- The Washington Times - Friday, March 21, 2003

Pakistan's recent arrests of suspected al Qaeda operatives represents a psychological and logistical triumph over the terrorist network. The arrests particularly of Khalid Shaik Mohammed, who is believed to have masterminded the September 11 terrorist attacks have been noted by the world and al Qaeda. And though one can hardly quarrel with success, the arrests also bring to the fore some pressing questions for Pakistan.
Working with leads from interrogations of Mohammed, Pakistani authorities arrested over the weekend Yassir al Jaziri, a lead al Qaeda communications operative. The Moroccan national was picked up without incident in a posh neighborhood of the eastern city of Lahore. Although al Jaziri isn't among the 20 most-wanted al Qaeda members, his capture could significantly disrupt the group's communications between Pakistan and Afghanistan. Last week, Pakistani authorities also arrested at least five additional al Qaeda suspects.
And Pakistan's arrest of Mohammed earlier this month represents the highest-ranking al Qaeda operative to be picked up anywhere thus far. Mohammed is allegedly No. 3 in the group's hierarchy and one of America's most-dangerous enemies.
Bill Gertz, a reporter for The Washington Times, said in a March 2 article that, according to a senior U.S. official, Mohammed has admitted in interviews to having helped plan the September 11 attacks and is believed to have dispatched al Qaeda member Jose Padilla to the United States to mount a radiological attack. Mohammed was arrested just outside of Islamabad in the early morning of March 1, while deep in slumber.
But, just how did Pakistan make these arrests? Pakistan's Inter-Services Intelligence Agency, known as the ISI, has long been characterized as an institution within itself and not entirely under Islamabad's control. Given ISI's renegade qualities, it long has been unclear how reliable Pakistan would be as a partner in counter-terror efforts. But former Pakistani officials say that these arrests demonstrate that, if Washington brings enough pressure on Pakistani President Pervez Musharraf to arrest al Qaeda members, Mr. Musharraf in turn pressures the ISI, which is prodded into action. In fact, some sources said the ease with which these al Qaeda members were arrested indicates the ISI knew all along where these al Qaeda members were. Others reject that probability, pointing out that integration has been al Qaeda's most effective camouflage.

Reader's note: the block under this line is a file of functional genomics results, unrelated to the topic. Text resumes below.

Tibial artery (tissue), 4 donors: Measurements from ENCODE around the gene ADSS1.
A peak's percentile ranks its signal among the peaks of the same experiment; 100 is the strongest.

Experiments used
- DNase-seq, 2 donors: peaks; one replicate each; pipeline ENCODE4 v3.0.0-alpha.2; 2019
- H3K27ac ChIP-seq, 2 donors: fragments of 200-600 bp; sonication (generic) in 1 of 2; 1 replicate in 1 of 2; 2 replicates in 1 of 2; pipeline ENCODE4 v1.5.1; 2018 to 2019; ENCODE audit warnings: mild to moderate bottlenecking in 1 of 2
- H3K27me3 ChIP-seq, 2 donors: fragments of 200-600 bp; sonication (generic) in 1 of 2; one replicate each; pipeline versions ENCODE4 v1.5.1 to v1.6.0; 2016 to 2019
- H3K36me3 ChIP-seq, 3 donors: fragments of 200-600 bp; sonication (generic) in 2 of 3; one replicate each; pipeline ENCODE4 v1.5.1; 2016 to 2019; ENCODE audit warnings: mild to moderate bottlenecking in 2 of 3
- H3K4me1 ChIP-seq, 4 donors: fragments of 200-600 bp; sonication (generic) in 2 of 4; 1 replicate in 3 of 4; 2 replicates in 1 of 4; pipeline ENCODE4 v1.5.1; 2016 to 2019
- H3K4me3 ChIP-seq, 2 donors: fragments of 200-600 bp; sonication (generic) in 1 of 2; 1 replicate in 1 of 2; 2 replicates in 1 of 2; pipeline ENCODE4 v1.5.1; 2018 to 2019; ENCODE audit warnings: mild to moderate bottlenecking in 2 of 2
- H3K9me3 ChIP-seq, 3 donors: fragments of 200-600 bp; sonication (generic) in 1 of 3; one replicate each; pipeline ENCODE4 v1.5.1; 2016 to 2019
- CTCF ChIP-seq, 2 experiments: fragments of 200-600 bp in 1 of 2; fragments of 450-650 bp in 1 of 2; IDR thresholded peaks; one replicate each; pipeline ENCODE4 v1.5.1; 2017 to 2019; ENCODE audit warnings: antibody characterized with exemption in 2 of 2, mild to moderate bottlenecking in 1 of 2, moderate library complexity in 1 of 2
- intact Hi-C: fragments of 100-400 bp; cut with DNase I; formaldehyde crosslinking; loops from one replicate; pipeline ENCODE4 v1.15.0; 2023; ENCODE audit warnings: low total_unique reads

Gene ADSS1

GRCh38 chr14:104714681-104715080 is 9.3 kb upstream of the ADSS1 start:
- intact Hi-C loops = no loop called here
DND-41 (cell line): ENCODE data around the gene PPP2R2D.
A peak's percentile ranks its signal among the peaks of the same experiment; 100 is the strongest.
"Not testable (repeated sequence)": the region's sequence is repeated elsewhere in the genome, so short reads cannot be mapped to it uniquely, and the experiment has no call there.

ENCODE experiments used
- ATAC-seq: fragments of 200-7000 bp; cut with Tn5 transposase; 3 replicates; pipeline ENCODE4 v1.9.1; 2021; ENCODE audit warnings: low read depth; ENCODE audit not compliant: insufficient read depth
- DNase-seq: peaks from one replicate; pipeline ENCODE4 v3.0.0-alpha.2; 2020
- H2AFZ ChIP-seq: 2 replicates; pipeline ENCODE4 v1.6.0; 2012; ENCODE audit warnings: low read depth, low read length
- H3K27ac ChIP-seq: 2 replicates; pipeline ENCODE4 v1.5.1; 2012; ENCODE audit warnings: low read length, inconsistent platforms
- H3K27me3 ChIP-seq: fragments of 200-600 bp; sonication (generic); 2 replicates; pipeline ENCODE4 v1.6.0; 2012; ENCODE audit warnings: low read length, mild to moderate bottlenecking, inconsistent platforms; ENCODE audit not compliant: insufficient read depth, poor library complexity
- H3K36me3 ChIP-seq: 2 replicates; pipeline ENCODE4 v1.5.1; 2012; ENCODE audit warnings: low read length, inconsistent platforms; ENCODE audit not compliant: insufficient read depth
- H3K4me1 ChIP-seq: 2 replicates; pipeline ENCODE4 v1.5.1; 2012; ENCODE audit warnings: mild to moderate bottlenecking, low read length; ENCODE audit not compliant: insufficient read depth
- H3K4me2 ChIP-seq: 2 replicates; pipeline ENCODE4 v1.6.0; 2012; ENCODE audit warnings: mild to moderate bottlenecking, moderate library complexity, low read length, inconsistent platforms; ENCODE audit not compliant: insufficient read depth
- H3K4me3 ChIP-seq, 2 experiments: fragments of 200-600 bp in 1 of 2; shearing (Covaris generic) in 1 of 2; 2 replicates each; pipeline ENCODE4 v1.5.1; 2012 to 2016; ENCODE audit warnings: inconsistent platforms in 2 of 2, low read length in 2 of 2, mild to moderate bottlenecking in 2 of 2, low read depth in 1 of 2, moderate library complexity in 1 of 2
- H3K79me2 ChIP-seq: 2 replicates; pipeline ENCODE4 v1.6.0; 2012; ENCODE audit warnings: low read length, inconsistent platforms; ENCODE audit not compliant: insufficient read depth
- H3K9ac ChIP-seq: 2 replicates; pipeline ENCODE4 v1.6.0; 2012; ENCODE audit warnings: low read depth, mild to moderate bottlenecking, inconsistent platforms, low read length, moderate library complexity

Former Pakistani officials agree, though, that the ISI, and perhaps much of the Pakistani population, make a distinction between international terrorist groups, such as al Qaeda, and the terrorist groups that are active in the Indian state of Kashmir, a rebellious and predominantly Muslim state. Mr. Musharraf hasn't leaned hard on the ISI to arrest the groups active in Kashmir, and one official said that President Bush is well aware of Pakistan's unwillingness to prosecute them, and has desisted from bringing U.S. pressure to bear on this point, not wanting to destabilize Mr. Musharraf's rule.
But to some degree, the alleged threat of instability has been Mr. Musharraf's scapegoat. And Pakistan must be made to understand that the Kashmiri dispute won't be resolved through the slaughter of innocents. If Pakistan wants to be a bona fide member of the civilized world, it must do its part to reign in this terrorist activity. Since both Pakistan and India are nuclear powers, the whole world has an interest in seeing the Kashmiri issue resolved through dialogue as soon as possible.
Pakistan has significantly bolstered U.S. security by shaking up al Qaeda, a triumph Mr. Bush has recognized, in part by extending a waiver of trade and aid sanctions against Pakistan. But, it would be a mistake for America and others to ignore Kashmiri-related terrorism.

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